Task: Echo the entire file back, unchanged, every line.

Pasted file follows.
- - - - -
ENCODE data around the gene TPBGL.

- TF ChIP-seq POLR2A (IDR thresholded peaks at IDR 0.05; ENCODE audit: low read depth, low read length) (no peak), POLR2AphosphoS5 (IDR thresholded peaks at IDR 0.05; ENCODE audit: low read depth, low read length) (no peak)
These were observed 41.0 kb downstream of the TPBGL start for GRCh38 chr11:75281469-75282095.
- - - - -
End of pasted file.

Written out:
ENCODE data around the gene TPBGL.

- TF ChIP-seq POLR2A (IDR thresholded peaks at IDR 0.05; ENCODE audit: low read depth, low read length) (no peak), POLR2AphosphoS5 (IDR thresholded peaks at IDR 0.05; ENCODE audit: low read depth, low read length) (no peak)
These were observed 41.0 kb downstream of the TPBGL start for GRCh38 chr11:75281469-75282095.